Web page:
Prospects: Have a lot of good players on board despite the turmoil and though it may take a while for their season to get going, Hornets are likely to be tough to beat once they hit their stride.
(last season — 8th)
COACH Dave Rotheram has overseen an exodus of talent over the close season, with the likes of Shaun Lunt heading off to Huddersfield Giants and Liam Campbell moving to Barow.
Last season’s player of the year Matty Tunstall, who has gone to Whitehaven, leaves a big hole in the forwards, though Rotheram at least has last season’s leading points scorer Carl Forber back after his move to Rochdale fell through. The start to the season hasn’t been good, with three straight defeats so far and the younger players in the squad will have to learn fast.
New faces: Steve Roper (Widnes), Andrew Beattie, Mike Whitehead, Jack Pedley (Barrow), Tommy Brindle (Wigan), Mark Hobson (Salford).
Prospects: Lack of experience means Town may struggle to stay away from the lower end of the table.
(last season — 9th)
AFTER a miserable year in 2007 in which they lost all 22 league games, former Oldham Bears captain and now-Blackpool coach Martin Crompton pulled his team round to the extent that they ended the season only three points adrift of the play-offs in National League Two.
Of the seven wins gained, one even came against promoted Barrow and the Panthers’ progress should continue this season given the quality recruits that have been added to the squad.
Ian Hodson started in Oldham’s play-off final defeat to Doncaster and there are plenty of other experienced names such as John Hill, Paul Alcock and Chris Campbell to add to promising talents like superbly-named full-back Johnny Leather.
New faces: Mark McCully (Workington), Ian Hodson, Gareth Langley (Oldham), Liam McGovern (Swinton), Keiron Tucker, Paul Alcock, Tom Wild, Chris Campbell, Craig Farrimond (all Rochdale), Tom Woodcock (Leigh), John Hill (Leigh).
Prospects: A play-off place higher than last year has to be the aim, though it won’t be easy seeing as teams around them have also strengthened.
(last season — 10th)
PAUL Kidd’s side disappointed hugely last term and a big improvement is expected this time around. Getting veteran half-back Graham Holroyd on the field and directing operations has to be a priority — injury prevented him from playing in the club’s Northern Rail Cup games up until now — but there are a number of other experienced and talented men within the squad.
Though the Lions have lost all three competitive matches up to now, they pushed Championship side Doncaster all the way for a 36-28 scoreline that indicates promise.
New Faces: Dave Hull, Alex McClurg (both St Helens), Graham Holroyd, Paul Southern, Danny Heaton (all Halifax), Mike Wainwright (Leigh), Tommy Grundy (Oldham), Matty Ashe, Carl Sneyd (both Rochdale).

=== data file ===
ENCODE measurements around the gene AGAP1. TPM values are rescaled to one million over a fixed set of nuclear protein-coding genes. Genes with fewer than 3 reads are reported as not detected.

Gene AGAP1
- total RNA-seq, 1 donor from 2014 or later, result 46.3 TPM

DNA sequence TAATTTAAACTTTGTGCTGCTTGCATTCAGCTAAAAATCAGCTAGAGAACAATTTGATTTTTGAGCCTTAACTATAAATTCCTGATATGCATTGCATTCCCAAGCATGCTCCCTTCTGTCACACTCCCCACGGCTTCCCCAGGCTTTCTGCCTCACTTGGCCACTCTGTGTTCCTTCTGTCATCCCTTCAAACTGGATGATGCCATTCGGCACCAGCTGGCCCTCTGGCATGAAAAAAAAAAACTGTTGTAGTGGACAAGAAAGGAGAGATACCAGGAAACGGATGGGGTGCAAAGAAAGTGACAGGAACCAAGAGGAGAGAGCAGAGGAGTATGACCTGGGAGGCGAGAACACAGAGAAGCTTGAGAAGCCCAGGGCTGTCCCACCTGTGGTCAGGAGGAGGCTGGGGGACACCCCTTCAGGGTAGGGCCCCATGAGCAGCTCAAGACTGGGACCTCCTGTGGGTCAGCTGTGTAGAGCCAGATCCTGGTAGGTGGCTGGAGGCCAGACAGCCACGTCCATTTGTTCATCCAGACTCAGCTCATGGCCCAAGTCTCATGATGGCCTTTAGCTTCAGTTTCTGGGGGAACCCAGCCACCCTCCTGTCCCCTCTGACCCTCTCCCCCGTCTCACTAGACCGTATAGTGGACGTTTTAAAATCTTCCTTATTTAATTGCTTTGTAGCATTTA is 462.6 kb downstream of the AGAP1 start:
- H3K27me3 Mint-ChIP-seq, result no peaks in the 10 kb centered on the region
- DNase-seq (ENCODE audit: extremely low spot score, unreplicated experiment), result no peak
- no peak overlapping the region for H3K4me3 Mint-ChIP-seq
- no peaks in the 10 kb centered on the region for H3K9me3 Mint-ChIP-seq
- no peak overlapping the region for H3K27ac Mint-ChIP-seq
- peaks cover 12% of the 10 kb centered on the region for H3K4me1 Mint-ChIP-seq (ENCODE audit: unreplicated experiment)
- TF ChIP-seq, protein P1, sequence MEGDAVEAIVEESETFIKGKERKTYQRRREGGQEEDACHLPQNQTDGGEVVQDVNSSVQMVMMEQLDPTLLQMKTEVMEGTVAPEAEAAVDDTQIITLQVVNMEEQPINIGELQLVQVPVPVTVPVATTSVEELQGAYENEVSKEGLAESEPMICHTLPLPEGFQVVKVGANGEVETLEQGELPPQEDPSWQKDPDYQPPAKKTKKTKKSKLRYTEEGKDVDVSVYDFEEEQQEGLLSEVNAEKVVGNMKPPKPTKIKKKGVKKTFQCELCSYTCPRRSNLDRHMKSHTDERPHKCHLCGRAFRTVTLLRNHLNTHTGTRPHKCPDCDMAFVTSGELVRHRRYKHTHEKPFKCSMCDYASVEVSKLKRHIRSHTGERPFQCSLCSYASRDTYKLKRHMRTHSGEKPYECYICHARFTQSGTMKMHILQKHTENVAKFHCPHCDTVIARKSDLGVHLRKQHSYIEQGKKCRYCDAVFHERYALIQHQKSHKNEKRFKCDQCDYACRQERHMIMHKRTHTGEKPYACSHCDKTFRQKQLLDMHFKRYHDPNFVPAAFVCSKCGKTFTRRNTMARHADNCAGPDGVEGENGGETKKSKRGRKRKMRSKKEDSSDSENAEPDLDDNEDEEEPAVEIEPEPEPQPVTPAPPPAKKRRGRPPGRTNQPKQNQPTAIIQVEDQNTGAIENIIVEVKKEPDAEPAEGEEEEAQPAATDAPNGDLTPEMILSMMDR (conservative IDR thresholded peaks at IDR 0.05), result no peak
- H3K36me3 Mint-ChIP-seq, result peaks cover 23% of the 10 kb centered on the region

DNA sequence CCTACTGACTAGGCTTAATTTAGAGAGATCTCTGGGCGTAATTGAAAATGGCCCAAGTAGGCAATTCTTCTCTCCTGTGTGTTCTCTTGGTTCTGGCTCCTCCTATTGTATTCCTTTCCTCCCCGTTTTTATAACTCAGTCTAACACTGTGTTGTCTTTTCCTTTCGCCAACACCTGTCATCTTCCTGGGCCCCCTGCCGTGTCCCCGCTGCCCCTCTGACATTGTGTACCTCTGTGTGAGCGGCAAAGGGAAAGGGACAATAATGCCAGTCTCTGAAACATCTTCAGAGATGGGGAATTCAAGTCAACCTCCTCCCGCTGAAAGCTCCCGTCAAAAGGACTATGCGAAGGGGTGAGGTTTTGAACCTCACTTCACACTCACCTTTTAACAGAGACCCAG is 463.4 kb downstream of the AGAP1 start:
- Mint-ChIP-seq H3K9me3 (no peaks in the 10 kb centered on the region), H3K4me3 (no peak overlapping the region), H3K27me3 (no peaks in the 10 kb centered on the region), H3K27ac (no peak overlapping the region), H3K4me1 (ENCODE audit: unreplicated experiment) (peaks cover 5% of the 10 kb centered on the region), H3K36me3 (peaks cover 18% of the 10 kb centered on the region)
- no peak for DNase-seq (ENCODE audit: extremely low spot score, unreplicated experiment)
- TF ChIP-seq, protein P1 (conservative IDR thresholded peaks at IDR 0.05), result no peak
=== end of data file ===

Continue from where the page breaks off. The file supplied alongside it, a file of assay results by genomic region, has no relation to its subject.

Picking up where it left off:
Prospects: An improvement on 2008 is inevitable and, on paper at least, the Lions appear well capable of being in the play-off final shake-up.
London Skolars (last season — 11th)
CALLUM Irving takes over as head coach from new Roughyeds incumbent Tony Benson and expects his Skolars side to make a decent fist of things in 2009 following the mild disappointment of last year.
They have lost Mario du Toit and Rubert Jonker due to the new immigration regulations, but with a number of players proven at this level added to promising youngsters coming through a well-regarded set-up, hopes are high that the North London club will make progress this season.
New faces: Jaymes Chapman, Ollie Bloom, Ori Agbareh (both Harlequins), Paul Hyder (Hainault Bulldogs), Jaymes Chapman, Bobby Wallis (both unattached).
Prospects: Difficult to envisage the team from the capital improving too much on last season’s final position — though then again, that’s what many said about Gateshead before last season’s ttile-winning campaign.
(last season — 12th)
WHILE last season was a disappointment for coach Graeme Hallas’s side, the 2009 season promises much better things.
The Papua New Guniea international trio have shown glimpses already of what they can do and there is plenty of experience on board in the likes of Steve Dooler and Richard Chapman.
Results like the one the Hawks pulled out of the bag last season, when they beat Barrow 15-10, may not be such a rarity if the team can find a new level of confidence.
New men: Ayden Faal, Jason Hart (Doncaster), Michael Brown, James Martin (Huddersfield), Steve Dooler (Featherstone), Chris Redfearn (Keighley), Michael Mark, Charlie Wabo, Micko Slain (Papua New Guinea), Tom Crosby (Castleford).
Prospects: Should be good enough for a spot in the lower reaches of the play-offs.